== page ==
New York Hot Jazz Camp: Molly and Bria Celebrate 5 Years

Among certain nations, a baby’s birthday isn’t celebrated until its second anniversary; they
don’t want to get too excited or jinx things in light of their high infant mortality rates. Considering the mortality rate surrounding traditional Jazz events, the up-coming 5th annual New York Hot Jazz Camp may be cause for at least a little celebration by its determined, inspired co-founders, Bria Skonberg and Molly Ryan.

It would be understated to call the staging of an annual, weeklong, musical convocation in the heart of Manhattan a ‘challenge’; it’s more nearly a miracle! But the Camp’s high enrollment and high return rate is proof of the drive, resourcefulness, leadership, teamwork and musicianship of the Camp’s two busy, full-time, professional career musicians.

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Most Syncopated Times readers will be familiar with this dynamic duo: Bria is a nationally recognized, trumpet player, vocalist, composer, bandleader, educator and recording artist with far to many performance and recording credits to mention here.

Bria Skonberg and Molly Ryan
Bria Skonberg and Molly Ryan

Similarly, Molly’s list of credits span two decades and she currently performs nationally and overseas with several bands, including her own. You can read more about Bria and Molly on their websites briaskonberg.com and mollyryan.com

The first four years have proven so impressive and successful by the attendee’s standards that I myself have been proudly among a handful of operational volunteers, since its inception. I’ve witnessed the program’s positive impact on fostering the appreciation, the performance and the preservation of high quality traditional Jazz, while pushing it into the 21st Century. And I’ve seen the work it takes to make it successful; all of which led me to finally ask Molly and Bria (jointly):

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Q: Why did you dare to take on this mammoth project?

M&B: Jazz is a ‘pay-it-forward’ art form, passed from generation to generation. Attending jazz camps in our youth inspired us to pursue it full time and we want to do our part in ensuring the music and its many benefits keep going.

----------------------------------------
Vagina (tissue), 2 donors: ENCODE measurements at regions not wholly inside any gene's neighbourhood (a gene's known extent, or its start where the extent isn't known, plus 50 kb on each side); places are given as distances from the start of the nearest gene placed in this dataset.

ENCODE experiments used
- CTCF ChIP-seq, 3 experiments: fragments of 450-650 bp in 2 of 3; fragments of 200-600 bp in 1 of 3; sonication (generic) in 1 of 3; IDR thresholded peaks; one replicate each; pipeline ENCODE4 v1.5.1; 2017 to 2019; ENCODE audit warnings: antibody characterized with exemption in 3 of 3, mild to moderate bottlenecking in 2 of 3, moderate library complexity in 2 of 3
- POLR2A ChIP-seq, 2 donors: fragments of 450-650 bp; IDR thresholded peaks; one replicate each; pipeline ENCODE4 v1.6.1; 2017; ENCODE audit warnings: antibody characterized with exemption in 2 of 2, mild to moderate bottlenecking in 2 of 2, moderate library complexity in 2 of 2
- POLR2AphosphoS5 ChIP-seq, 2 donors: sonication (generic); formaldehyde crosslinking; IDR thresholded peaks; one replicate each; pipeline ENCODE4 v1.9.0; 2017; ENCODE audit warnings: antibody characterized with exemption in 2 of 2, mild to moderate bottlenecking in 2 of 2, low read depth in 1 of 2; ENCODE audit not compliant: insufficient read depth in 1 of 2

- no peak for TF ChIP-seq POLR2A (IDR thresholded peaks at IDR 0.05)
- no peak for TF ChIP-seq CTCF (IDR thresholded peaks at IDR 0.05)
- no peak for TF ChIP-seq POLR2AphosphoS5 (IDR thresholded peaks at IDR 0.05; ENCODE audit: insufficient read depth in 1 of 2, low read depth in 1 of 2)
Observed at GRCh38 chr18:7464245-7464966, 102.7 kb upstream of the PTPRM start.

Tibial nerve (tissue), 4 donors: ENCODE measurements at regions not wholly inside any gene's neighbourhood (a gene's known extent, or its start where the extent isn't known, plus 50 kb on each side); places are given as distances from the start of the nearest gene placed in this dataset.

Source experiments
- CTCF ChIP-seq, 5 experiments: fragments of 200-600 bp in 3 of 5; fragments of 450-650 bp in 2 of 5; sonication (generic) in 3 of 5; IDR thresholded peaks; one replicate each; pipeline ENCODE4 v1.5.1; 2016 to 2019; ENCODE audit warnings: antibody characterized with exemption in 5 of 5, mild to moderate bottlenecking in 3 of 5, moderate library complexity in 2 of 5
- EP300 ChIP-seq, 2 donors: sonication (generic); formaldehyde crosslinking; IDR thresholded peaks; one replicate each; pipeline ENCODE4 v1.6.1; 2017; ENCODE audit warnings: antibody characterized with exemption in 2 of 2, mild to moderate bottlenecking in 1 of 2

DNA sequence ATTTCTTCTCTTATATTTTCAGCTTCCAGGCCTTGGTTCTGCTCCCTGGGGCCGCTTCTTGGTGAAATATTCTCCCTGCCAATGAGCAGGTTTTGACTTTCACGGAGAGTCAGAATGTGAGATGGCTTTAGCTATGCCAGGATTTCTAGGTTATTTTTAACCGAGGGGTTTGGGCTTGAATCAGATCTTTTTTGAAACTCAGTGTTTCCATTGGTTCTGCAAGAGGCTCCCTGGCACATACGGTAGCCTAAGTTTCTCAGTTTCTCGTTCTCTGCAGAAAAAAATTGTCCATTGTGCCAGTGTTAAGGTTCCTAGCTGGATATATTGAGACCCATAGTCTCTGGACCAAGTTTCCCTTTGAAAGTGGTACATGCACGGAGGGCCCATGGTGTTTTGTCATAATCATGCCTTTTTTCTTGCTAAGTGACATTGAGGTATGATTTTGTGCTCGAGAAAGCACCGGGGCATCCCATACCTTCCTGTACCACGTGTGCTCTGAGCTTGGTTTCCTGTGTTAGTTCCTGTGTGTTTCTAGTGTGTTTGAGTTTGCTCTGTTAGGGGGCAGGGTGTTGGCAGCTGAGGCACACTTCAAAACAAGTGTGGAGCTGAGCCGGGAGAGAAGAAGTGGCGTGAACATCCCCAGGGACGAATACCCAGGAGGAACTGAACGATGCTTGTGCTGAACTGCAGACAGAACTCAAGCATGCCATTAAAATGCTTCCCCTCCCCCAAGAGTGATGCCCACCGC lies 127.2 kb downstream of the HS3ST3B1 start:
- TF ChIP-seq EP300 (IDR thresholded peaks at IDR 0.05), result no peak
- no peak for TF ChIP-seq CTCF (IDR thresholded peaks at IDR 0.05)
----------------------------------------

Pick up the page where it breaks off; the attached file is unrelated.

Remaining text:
New York Hot Jazz Camp 2018
Group shot of 2018 New York Hot Jazz Camp staff and attendees.

Q. Why create this program when there are other camps; what makes this one unique?

B&M: This is the only camp of its kind in New York City, where so many of the musical and cultural shifts took place such as the Harlem Renaissance. We put all our focus on a period of jazz not often covered by other local schools and jazz programs. New York is home to many of the leading musicians of the genre so both the quality of instruction and options for nighttime concerts are world class. Due to
space limitations the camp is intimate causing an intensive week of learning and building relationships between students and staff.

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Q. What are the biggest challenges you’ve faced with this program?

Bria Skonberg and Molly RyanM&B: We grow a little bigger each year, so it’s been a matter of navigating the changes. For example, to give our students a proper final performance we now co-host the Gotham Jazz Festival, a multi-band twelve-hour marathon of NYC hot jazz talent. Next year’s Gotham Jazz Festival featuring the camp bands will be April 19th, 2020 at the Players Club. We are very grateful to the dedicated staff coordinators and enthusiastic team of volunteers who help us make the camp a seamless and positive experience.

Q: What are you goals for the Camp?

B&M: We are striving to provide quality tools, historic vocabulary and connections to musicians who want to further their knowledge and opportunities in the styles of traditional/classic jazz in a positive and supportive environment.

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These tools can be brought to the campers’ local scenes and educational outlets, making the outreach possibilities endless. The best news we can get is a student is unable to come back to camp because they’re too busy gigging.

Q: What have been the rewards?

M&B: Seeing the growth of individual campers’ musical abilities and confidence over the course of a single week is very rewarding.

It’s a joy to see and hear performances of past attendees who have gone on to start their own groups and are creating positive listening and learning environments for others. The camaraderie of the staff extends beyond the camp week.

Due to generous donors we’ve been able to offer scholarships to the next generation of players and give them a more thorough understanding of the foundational benefits of classic jazz.

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Finally, it’s simply fun to go out in the hustle and bustle of New York City and celebrate the incredible working community of musicians.

The weeklong program is designed for adults ages 18 and up (advanced beginners to semi-professionals). Under the guidance of a roster of notable, active recording and preforming traditional jazz artists (mostly from NY), the campers benefit from one-on-one studies, sectional work, improvisational work, a lot of small ensemble playing, evening jamming and general networking, guest lecturers from the industry and, historic Jazz-centric optional excursions and too many choices of Big Apple Nightlife to mention.Bria Skonberg and Molly RyanThe 2020 All-Star faculty includes: Rossano Sportiello (piano); Cynthia Sayer (guitar-banjo); Jared Engel (bass); Kevin Dorn (drums); Randy Reinhart (trumpet); Dion Tucker (trombone); Antoinette Montague (vocals); Dan Levinson (reeds) and guest lecturer-clinician, Todd Stoll Vice President of Education at Jazz at Lincoln Center and Jazz trumpeter. For more info go to: www.nyhotjazzcamp.com/

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